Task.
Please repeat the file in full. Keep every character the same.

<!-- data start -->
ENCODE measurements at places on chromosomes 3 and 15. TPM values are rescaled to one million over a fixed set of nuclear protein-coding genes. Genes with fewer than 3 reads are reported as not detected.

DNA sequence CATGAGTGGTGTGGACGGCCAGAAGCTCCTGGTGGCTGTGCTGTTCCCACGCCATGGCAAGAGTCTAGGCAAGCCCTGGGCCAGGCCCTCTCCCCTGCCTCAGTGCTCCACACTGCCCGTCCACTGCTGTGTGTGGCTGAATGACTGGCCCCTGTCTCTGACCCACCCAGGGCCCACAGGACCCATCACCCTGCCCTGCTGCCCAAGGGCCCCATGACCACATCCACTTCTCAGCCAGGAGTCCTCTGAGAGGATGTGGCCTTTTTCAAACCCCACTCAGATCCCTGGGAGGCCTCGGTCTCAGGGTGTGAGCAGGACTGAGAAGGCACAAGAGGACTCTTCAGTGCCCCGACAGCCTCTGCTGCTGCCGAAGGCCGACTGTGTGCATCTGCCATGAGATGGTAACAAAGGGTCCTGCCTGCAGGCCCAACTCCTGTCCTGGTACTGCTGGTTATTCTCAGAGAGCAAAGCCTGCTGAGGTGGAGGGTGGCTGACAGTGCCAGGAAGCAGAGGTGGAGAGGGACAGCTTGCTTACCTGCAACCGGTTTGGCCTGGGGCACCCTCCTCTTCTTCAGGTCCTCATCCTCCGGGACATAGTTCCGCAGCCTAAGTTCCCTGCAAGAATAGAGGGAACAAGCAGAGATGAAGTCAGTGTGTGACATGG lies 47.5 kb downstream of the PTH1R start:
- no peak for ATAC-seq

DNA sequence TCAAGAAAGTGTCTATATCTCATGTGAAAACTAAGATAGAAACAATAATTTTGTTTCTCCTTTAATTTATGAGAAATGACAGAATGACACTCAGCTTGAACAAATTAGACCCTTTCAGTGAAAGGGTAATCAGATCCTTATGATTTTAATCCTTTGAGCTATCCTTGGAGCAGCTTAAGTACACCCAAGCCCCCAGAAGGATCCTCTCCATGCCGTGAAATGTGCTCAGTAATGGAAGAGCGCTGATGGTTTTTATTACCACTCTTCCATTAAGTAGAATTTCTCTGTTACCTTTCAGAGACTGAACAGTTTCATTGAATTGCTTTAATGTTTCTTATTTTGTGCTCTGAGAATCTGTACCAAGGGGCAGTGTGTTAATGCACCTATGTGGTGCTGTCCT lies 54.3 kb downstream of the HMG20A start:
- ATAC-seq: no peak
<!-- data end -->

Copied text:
ENCODE measurements at places on chromosomes 3 and 15. TPM values are rescaled to one million over a fixed set of nuclear protein-coding genes. Genes with fewer than 3 reads are reported as not detected.

DNA sequence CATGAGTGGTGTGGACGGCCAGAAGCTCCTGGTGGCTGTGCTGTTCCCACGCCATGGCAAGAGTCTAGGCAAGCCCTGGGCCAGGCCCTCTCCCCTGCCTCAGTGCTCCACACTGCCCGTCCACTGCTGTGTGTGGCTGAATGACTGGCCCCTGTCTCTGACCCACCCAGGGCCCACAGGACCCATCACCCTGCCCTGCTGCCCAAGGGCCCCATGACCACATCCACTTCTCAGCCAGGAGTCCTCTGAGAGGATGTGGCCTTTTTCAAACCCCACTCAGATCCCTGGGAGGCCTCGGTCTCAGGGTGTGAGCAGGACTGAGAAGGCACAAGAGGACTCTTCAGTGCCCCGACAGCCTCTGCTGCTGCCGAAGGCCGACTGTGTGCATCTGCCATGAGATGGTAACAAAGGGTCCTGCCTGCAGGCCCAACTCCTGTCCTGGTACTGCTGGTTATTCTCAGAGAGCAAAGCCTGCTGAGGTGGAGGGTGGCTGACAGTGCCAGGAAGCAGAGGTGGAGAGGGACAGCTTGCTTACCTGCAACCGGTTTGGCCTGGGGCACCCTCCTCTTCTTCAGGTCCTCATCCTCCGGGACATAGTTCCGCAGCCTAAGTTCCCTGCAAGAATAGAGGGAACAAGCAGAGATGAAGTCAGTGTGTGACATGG lies 47.5 kb downstream of the PTH1R start:
- no peak for ATAC-seq

DNA sequence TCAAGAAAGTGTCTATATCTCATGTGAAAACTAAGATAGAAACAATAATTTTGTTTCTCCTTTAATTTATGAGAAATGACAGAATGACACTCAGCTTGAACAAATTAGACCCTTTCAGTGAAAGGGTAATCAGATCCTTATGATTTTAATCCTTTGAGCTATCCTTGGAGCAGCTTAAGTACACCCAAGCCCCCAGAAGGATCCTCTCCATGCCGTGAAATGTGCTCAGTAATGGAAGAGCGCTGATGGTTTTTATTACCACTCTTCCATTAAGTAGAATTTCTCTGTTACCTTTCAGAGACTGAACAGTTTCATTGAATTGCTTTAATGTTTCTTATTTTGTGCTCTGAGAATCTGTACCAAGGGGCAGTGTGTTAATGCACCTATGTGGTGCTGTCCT lies 54.3 kb downstream of the HMG20A start:
- ATAC-seq: no peak